Robert E. Lucas and Nancy L. Stokey have a lovely readable article in the June 2011 issue of The Region, published by the Federal Reserve Bank of Minneapolis, on \”Liquidity Crises.\” The paper offers a readable overview that connects the main themes of high-profile academic theory papers in this area to what actually happened. A few highlights:
\”Any one bank, no matter how large and respected, can go out of business almost without a ripple. Anyone living in an American city can list the downtown banks he grew up with that vanished in the merger movement of the 1990s. Who misses them? Indeed, who misses Lehman Brothers, for generations one of the most respected financial institutions in the world? Its valuable assets, both physical and human capital, were quickly absorbed by surviving banks without notable loss of services. It was the signal effect of the Lehman failure, whether a signal about the situations of private banks or about the Federal Reserve’s willingness to lend to troubled banks, that triggered the rush to liquidity and safety that followed.\”
\”We will argue here that what happened in September 2008 was a kind of bank run. Creditors of Lehman Brothers and other investment banks lost confidence in the ability of these banks to redeem short-term loans. One aspect of this loss of confidence was a precipitous decline in lending in the market for repurchase agreements, the repo market. Massive lending by the Fed resolved the financial crisis by the end of the year, but not before reductions in business and household spending had led to the worst U.S. recession since the 1930s.\”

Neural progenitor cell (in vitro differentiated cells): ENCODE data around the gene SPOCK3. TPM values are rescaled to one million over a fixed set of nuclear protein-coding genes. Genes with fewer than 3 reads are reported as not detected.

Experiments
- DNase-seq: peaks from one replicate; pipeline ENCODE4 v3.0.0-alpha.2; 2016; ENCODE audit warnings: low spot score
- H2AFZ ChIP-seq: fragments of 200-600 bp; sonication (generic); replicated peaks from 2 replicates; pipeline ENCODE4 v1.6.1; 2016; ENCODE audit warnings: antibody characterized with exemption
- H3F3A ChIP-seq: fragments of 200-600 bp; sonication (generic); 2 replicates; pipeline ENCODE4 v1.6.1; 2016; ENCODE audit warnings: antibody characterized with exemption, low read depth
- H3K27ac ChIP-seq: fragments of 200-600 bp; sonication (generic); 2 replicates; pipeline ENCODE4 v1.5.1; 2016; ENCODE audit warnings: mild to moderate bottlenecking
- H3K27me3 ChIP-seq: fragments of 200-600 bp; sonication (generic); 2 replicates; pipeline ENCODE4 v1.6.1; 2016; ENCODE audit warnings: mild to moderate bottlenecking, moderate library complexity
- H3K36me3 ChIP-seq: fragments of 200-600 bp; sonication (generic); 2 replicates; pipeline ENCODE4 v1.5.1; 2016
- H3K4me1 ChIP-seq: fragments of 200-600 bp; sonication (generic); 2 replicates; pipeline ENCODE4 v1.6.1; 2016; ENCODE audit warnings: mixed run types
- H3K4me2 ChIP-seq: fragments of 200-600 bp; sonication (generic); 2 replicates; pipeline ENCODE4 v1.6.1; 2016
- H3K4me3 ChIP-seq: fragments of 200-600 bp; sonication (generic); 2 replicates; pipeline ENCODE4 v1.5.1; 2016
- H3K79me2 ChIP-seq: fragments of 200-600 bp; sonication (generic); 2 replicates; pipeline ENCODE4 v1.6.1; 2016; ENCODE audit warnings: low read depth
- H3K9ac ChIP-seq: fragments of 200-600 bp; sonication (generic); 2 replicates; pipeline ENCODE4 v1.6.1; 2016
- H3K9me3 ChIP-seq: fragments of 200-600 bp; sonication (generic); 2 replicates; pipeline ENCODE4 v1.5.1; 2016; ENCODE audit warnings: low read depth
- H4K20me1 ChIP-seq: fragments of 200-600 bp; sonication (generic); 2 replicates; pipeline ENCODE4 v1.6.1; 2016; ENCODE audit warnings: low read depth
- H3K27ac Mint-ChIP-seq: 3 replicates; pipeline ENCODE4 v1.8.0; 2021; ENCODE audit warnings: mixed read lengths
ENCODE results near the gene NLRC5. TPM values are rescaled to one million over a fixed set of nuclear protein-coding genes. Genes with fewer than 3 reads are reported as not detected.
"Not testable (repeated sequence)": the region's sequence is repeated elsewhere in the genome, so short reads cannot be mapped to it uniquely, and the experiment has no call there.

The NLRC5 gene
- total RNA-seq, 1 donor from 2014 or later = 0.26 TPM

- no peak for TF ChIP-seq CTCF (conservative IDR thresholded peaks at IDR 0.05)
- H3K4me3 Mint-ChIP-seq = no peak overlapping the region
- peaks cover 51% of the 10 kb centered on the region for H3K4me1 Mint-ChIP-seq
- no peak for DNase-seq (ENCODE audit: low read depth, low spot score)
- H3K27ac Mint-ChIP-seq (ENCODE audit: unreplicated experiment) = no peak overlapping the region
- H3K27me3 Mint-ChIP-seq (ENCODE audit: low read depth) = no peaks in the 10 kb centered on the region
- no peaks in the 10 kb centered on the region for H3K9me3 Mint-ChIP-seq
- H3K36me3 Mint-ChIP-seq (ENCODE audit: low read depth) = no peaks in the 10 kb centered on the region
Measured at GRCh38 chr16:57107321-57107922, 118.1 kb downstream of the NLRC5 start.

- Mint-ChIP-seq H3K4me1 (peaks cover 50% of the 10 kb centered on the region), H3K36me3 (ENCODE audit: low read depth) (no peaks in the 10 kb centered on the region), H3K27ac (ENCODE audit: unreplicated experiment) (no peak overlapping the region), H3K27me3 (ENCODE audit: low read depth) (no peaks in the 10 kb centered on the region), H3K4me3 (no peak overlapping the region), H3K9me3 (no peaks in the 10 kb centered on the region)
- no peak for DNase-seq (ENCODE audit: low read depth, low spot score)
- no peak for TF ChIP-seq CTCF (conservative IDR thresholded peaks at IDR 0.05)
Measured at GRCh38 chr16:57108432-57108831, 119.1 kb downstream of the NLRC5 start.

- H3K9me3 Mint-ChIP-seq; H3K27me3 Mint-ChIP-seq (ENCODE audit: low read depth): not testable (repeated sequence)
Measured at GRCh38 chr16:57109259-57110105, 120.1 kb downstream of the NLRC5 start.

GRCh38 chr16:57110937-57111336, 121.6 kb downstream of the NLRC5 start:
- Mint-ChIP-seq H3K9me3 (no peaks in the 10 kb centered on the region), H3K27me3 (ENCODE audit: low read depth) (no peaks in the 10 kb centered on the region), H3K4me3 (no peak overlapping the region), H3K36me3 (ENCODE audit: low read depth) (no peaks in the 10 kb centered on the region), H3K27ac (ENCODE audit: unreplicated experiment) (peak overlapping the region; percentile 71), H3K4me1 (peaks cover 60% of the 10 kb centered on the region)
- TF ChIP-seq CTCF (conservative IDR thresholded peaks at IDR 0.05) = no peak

\”As deposits moved out of commercial banks, investment banks and money market funds increasingly provided close substitutes for the services commercial banks provide. Like the banks they replaced, they accepted cash in return for promises to repay with interest, leaving the option of when and how much to withdraw up to the lender. The exact form of the contracts involved came in enormous variety. In order to support these activities, financial institutions created new securities and new arrangements for trading them, arrangements that enabled them collectively to clear ever larger trading volumes with smaller and smaller holdings of actual cash. In August of 2008, the entire banking system held about $50 billion in actual cash reserves while clearing trades of $2,996 trillion per day. Yet every one of these trades involved an uncontingent promise to pay someone hard cash whenever he asked for it. If ever a system was “runnable,” this was it. Where did the run occur?\”
Lucas and Stokey answer that the run occurred in repo markets, and offer an intriguing table that shows while cash, private demand deposits, and money market funds all had more money in January 2009 than they had in January 2008, repo contracts held by primary dealers dropped substantially.